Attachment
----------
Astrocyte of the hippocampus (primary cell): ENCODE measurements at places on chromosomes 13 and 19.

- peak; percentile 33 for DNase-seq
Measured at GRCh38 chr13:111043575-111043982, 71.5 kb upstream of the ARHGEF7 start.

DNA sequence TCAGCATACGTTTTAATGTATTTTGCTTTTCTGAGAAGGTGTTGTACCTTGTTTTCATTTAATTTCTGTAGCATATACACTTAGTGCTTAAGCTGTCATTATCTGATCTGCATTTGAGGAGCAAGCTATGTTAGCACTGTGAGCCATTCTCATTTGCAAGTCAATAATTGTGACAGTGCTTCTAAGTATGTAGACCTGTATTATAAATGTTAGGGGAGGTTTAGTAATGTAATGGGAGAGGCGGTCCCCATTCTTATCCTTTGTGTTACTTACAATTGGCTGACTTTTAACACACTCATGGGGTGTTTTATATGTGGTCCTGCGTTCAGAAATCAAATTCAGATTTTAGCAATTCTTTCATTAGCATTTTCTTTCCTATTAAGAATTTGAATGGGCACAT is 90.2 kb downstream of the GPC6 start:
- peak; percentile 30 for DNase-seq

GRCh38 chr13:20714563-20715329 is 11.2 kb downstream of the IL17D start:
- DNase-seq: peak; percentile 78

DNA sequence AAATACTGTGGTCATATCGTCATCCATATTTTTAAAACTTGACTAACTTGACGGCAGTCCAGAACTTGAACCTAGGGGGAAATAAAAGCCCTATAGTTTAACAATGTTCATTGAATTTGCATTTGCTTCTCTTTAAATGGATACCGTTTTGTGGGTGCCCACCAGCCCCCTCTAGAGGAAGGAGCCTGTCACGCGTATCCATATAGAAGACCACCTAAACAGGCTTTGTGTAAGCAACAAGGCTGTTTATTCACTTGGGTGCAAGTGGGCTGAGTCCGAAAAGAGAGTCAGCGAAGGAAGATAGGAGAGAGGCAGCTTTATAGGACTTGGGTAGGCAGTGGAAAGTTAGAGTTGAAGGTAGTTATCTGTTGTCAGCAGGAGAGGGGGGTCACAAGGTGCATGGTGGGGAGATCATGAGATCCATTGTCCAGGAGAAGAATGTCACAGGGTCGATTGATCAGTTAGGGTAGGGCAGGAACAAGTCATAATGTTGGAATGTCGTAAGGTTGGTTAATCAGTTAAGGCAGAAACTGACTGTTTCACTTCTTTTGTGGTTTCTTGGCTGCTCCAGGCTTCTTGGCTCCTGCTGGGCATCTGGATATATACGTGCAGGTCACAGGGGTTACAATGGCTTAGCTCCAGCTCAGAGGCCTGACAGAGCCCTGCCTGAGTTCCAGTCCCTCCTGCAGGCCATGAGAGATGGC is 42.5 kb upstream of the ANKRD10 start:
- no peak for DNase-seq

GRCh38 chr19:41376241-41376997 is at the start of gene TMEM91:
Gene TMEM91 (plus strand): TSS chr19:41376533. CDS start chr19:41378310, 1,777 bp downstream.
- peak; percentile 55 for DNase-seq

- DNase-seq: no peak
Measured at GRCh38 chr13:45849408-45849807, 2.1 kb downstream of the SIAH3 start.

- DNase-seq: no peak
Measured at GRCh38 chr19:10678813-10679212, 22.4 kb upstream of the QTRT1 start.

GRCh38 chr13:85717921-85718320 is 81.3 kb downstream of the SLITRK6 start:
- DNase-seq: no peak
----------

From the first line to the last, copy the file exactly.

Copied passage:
Astrocyte of the hippocampus (primary cell): ENCODE measurements at places on chromosomes 13 and 19.

- peak; percentile 33 for DNase-seq
Measured at GRCh38 chr13:111043575-111043982, 71.5 kb upstream of the ARHGEF7 start.

DNA sequence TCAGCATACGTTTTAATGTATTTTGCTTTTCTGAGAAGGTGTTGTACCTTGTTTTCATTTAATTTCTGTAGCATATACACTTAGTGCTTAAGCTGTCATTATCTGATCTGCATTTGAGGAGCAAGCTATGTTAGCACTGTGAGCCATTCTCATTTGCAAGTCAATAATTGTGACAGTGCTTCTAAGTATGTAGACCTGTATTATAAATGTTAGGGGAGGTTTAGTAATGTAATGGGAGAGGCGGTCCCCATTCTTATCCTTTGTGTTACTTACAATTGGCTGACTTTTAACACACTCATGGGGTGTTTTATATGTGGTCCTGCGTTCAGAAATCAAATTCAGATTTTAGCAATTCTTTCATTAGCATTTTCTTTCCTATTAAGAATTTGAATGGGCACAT is 90.2 kb downstream of the GPC6 start:
- peak; percentile 30 for DNase-seq

GRCh38 chr13:20714563-20715329 is 11.2 kb downstream of the IL17D start:
- DNase-seq: peak; percentile 78

DNA sequence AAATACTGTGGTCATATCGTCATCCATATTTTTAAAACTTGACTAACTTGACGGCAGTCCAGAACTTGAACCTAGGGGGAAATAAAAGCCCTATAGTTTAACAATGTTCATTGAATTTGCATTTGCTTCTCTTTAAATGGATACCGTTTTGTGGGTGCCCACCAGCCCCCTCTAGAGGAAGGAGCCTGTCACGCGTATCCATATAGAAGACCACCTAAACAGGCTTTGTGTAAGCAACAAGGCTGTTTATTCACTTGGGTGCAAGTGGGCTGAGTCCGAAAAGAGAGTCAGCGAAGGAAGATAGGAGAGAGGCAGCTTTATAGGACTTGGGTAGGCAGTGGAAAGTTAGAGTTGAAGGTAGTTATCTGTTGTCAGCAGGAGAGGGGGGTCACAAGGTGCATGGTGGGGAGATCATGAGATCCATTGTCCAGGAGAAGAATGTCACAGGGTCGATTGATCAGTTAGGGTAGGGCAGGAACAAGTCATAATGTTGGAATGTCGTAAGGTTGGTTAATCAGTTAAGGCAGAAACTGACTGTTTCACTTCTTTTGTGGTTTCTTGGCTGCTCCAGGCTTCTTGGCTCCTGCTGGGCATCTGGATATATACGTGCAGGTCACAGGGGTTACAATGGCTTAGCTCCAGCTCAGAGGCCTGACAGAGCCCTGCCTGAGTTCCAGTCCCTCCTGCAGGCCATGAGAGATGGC is 42.5 kb upstream of the ANKRD10 start:
- no peak for DNase-seq

GRCh38 chr19:41376241-41376997 is at the start of gene TMEM91:
Gene TMEM91 (plus strand): TSS chr19:41376533. CDS start chr19:41378310, 1,777 bp downstream.
- peak; percentile 55 for DNase-seq

- DNase-seq: no peak
Measured at GRCh38 chr13:45849408-45849807, 2.1 kb downstream of the SIAH3 start.

- DNase-seq: no peak
Measured at GRCh38 chr19:10678813-10679212, 22.4 kb upstream of the QTRT1 start.

GRCh38 chr13:85717921-85718320 is 81.3 kb downstream of the SLITRK6 start:
- DNase-seq: no peak